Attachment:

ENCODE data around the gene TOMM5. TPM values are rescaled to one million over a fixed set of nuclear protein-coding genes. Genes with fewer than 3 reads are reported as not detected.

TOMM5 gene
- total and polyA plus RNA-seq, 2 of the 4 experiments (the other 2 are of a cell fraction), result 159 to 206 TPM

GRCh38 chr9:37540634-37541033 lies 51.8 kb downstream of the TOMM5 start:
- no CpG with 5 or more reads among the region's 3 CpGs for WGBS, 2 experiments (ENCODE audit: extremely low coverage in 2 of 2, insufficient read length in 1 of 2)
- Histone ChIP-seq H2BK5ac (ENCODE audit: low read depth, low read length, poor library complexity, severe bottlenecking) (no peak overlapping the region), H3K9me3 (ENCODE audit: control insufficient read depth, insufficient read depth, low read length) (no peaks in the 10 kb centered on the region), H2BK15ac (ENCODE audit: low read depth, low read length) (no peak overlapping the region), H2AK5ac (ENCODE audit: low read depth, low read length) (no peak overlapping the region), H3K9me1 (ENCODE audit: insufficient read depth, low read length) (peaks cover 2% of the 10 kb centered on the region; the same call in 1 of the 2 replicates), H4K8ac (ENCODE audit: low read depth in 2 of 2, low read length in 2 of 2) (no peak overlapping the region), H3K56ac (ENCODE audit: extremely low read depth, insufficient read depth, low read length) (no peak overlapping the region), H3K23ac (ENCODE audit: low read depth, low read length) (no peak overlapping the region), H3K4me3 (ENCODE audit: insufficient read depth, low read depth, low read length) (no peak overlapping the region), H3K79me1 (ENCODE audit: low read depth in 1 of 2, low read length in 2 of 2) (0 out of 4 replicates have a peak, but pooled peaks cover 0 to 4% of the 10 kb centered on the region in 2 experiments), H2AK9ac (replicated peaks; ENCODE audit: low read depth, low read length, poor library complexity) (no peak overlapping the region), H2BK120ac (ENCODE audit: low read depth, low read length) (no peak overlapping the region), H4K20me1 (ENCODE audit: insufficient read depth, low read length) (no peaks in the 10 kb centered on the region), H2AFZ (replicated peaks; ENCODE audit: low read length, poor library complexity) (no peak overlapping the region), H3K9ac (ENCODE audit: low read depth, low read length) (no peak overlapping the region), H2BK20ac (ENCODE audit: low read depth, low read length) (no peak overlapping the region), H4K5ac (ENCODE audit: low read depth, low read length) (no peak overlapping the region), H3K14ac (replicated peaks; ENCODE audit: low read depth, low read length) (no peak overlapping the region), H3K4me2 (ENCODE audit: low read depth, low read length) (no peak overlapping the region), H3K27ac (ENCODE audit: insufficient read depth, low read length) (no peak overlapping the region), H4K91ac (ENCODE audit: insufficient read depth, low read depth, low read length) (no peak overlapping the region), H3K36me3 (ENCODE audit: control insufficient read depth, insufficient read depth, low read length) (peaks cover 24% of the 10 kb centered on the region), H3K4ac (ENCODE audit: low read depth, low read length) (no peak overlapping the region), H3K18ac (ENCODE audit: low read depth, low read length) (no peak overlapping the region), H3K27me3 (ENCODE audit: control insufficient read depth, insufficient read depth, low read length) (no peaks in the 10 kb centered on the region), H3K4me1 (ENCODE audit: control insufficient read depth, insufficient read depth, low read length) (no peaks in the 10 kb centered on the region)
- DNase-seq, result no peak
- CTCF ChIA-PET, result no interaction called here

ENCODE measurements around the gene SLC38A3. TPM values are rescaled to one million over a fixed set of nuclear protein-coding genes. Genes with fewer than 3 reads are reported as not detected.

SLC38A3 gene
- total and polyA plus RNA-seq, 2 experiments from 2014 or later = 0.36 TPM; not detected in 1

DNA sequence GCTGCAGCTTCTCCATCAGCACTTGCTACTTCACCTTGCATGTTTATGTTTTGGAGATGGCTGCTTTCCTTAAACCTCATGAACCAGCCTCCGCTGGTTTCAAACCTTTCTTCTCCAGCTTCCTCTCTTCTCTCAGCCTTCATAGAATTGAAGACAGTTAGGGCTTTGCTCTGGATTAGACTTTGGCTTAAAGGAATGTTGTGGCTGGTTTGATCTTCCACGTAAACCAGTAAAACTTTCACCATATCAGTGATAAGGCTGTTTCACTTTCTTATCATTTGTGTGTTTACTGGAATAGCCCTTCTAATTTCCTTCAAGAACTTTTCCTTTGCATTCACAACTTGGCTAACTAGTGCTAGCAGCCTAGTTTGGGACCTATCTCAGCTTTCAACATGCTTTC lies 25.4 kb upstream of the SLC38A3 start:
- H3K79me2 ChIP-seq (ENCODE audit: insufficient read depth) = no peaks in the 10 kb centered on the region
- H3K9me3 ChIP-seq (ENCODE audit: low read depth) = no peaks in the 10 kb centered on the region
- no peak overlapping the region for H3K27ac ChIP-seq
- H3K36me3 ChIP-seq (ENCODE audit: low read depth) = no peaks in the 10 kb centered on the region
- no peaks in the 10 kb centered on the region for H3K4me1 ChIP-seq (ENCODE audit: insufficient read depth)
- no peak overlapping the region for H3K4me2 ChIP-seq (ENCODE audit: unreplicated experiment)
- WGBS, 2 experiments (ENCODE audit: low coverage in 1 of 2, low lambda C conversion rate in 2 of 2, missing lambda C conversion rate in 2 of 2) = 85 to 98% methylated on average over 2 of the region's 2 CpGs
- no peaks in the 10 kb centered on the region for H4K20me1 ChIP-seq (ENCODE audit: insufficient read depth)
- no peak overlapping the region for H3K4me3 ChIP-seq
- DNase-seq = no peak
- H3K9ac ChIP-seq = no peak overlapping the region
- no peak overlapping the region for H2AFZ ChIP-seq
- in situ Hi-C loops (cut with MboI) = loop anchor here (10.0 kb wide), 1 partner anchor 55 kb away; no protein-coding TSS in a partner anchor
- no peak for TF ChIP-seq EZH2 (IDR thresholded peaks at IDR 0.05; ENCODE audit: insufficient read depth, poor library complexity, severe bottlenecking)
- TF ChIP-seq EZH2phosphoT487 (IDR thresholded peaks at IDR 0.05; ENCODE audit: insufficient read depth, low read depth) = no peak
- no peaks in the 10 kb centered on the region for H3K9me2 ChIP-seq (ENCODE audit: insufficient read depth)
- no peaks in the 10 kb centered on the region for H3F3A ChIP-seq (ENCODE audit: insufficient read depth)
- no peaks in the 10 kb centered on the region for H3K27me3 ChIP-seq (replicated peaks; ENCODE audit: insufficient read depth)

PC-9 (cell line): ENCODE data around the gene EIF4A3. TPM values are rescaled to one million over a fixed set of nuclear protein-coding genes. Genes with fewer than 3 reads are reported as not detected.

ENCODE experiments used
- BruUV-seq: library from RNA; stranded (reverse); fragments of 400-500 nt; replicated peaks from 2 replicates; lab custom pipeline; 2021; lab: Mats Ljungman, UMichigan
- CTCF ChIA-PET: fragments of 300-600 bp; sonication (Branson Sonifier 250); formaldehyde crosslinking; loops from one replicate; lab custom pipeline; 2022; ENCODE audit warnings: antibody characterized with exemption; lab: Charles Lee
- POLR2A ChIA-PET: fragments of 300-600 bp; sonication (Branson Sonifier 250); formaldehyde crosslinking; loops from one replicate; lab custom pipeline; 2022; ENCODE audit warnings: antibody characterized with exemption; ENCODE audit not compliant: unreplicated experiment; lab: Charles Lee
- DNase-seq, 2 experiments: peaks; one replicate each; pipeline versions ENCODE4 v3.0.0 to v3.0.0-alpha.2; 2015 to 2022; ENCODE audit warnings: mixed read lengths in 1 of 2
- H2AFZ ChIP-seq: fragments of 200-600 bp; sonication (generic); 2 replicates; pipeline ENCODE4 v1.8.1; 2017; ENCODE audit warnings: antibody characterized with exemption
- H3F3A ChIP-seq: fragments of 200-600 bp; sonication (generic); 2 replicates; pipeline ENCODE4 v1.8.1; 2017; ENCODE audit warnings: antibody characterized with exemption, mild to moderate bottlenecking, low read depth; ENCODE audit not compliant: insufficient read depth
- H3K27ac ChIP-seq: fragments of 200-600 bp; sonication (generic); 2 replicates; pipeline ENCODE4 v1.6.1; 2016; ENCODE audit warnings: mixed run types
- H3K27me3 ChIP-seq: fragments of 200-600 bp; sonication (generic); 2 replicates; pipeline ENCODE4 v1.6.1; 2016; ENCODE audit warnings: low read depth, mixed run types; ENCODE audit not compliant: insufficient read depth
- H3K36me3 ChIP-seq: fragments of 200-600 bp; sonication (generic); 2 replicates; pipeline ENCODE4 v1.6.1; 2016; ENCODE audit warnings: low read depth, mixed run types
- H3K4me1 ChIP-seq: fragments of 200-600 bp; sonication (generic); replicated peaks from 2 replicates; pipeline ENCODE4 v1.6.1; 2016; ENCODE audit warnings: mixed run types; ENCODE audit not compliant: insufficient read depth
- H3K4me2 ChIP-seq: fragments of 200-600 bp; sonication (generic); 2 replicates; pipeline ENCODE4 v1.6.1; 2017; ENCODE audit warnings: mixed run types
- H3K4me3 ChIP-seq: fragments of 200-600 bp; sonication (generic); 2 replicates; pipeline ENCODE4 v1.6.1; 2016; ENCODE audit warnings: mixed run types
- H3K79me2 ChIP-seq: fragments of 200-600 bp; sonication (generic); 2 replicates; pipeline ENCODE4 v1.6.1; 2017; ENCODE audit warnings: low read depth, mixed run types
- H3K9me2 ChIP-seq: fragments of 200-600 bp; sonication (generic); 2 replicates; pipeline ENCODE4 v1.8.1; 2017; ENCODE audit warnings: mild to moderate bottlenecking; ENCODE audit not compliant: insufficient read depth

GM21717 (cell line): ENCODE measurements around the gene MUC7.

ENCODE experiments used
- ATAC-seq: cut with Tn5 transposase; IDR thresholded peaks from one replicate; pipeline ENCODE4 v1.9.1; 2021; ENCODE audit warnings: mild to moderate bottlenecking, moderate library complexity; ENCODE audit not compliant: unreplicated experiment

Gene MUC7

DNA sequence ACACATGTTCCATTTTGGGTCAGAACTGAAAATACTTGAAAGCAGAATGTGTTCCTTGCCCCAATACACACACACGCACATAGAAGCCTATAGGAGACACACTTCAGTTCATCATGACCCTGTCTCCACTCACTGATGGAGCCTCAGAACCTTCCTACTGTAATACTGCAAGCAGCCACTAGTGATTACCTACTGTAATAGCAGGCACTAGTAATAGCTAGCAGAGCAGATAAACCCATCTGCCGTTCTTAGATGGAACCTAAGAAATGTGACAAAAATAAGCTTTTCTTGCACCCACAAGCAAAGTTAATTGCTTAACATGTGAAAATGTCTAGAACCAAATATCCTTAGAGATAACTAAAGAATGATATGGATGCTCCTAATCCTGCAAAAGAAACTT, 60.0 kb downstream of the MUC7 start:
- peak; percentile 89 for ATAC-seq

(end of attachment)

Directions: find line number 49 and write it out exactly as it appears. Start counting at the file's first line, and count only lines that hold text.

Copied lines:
- ATAC-seq: cut with Tn5 transposase; IDR thresholded peaks from one replicate; pipeline ENCODE4 v1.9.1; 2021; ENCODE audit warnings: mild to moderate bottlenecking, moderate library complexity; ENCODE audit not compliant: unreplicated experiment